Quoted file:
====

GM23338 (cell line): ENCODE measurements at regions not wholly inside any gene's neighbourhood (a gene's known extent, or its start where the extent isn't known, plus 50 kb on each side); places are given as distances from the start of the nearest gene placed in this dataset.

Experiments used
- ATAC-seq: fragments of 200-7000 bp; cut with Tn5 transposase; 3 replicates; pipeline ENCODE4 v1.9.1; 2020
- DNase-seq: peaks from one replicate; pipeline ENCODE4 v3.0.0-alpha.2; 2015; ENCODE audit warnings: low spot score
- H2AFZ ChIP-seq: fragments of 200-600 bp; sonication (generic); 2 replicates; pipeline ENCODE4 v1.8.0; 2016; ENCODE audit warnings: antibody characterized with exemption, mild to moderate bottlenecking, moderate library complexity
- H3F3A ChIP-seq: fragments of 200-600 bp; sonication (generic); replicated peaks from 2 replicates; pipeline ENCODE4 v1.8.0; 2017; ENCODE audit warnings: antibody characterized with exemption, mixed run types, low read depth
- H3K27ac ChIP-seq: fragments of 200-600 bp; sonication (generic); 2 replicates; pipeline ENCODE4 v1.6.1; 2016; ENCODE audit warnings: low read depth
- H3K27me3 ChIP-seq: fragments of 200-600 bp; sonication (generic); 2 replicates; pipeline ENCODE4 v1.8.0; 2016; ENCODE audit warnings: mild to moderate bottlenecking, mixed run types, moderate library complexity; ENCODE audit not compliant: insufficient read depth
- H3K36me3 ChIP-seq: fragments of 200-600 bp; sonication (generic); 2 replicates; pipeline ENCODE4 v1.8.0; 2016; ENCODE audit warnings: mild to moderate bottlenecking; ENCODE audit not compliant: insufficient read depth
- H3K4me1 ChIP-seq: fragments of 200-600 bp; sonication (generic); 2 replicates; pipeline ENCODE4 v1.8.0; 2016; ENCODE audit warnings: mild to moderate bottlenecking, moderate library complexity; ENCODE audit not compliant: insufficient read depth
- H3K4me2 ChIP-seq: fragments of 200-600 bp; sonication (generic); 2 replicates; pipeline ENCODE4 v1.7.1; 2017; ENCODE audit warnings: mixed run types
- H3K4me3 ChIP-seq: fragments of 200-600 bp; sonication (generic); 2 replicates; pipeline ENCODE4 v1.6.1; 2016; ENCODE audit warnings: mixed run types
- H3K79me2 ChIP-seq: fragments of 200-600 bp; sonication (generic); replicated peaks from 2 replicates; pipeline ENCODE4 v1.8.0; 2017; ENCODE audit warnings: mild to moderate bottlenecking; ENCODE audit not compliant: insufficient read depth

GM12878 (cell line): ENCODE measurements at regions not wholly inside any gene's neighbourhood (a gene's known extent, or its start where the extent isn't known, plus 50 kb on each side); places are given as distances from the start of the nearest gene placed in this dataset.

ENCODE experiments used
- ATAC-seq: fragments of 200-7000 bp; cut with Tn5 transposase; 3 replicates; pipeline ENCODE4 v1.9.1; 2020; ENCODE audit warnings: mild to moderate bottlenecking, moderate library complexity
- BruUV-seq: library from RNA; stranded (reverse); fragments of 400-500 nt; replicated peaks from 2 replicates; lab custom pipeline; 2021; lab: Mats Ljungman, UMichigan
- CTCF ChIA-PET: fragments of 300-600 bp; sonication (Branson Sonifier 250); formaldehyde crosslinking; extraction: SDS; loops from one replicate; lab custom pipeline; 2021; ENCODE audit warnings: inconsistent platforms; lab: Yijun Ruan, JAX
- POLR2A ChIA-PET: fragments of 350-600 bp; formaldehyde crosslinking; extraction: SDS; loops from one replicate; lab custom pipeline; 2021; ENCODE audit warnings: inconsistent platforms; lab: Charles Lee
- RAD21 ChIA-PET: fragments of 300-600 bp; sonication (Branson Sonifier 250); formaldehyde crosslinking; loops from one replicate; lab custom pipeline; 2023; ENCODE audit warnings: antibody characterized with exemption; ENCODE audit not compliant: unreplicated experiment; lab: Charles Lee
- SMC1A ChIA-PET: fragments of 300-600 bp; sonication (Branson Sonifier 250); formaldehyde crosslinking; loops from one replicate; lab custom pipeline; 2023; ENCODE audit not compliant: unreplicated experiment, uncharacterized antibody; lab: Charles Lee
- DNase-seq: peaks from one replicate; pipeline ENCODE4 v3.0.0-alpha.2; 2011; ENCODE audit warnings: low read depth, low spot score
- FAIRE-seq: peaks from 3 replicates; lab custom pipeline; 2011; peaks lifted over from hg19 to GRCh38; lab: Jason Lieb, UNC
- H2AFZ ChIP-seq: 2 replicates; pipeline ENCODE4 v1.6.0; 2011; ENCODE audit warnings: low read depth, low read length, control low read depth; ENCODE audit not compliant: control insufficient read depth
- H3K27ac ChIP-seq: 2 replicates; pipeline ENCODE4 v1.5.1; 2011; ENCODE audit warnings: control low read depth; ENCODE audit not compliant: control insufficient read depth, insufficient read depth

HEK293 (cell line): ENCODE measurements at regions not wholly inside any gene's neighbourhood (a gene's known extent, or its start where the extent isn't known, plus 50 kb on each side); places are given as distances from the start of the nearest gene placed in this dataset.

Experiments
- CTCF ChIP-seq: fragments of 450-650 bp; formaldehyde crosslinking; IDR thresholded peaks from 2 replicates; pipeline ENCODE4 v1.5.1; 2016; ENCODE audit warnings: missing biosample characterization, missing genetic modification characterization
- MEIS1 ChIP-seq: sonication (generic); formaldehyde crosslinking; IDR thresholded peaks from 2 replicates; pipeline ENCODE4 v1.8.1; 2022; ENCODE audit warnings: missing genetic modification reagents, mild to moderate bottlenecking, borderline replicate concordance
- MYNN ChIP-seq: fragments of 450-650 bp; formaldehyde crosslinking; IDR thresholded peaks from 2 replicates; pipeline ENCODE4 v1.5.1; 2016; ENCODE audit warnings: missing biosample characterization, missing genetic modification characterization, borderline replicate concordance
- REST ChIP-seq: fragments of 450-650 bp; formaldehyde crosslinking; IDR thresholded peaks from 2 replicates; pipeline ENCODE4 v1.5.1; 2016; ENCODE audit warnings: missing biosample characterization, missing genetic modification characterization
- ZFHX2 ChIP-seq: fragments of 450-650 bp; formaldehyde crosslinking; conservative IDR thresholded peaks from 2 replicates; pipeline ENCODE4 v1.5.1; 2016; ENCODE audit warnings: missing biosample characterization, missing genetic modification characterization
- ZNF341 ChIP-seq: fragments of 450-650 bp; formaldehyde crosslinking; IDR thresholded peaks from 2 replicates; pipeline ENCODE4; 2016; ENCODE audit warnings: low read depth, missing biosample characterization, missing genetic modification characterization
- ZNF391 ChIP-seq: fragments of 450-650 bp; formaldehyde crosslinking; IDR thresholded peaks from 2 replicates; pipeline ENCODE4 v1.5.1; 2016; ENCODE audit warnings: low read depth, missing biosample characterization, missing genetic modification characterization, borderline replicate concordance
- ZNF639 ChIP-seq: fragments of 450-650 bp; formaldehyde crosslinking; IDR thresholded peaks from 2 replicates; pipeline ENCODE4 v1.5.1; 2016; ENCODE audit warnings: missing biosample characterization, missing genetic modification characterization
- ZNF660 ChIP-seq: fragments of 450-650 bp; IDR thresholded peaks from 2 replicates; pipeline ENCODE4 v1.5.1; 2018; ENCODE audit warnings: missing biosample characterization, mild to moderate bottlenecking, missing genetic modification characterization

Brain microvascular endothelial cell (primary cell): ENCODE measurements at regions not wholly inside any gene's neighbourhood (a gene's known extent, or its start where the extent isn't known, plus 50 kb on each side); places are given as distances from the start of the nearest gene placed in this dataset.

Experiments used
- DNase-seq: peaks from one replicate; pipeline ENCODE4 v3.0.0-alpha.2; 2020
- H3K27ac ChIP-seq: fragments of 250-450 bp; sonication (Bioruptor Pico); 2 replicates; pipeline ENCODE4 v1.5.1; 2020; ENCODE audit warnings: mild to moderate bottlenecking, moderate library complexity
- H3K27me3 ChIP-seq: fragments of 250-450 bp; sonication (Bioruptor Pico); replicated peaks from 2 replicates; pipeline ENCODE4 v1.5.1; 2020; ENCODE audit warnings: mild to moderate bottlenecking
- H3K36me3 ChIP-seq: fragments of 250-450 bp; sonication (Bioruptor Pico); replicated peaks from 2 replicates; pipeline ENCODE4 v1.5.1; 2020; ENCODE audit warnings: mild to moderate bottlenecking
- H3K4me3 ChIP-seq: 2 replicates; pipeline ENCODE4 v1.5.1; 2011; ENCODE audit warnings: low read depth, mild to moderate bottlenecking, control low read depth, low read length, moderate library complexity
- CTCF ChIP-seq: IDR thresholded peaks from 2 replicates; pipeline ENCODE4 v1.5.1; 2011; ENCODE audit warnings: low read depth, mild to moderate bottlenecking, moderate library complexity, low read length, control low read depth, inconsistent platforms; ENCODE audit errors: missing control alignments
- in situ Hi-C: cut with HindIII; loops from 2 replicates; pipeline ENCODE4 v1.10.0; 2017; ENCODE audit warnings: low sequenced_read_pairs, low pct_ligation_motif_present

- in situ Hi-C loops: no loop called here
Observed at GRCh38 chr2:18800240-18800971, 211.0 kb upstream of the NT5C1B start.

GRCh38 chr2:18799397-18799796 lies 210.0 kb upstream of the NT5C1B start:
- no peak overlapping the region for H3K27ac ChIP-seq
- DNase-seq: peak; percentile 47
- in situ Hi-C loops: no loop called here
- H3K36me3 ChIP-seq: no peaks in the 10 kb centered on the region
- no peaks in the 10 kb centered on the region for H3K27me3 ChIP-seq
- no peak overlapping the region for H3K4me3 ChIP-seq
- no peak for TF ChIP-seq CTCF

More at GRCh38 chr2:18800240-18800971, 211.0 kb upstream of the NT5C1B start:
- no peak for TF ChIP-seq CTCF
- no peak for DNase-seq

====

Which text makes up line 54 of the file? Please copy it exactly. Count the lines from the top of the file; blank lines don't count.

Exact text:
- no peak overlapping the region for H3K4me3 ChIP-seq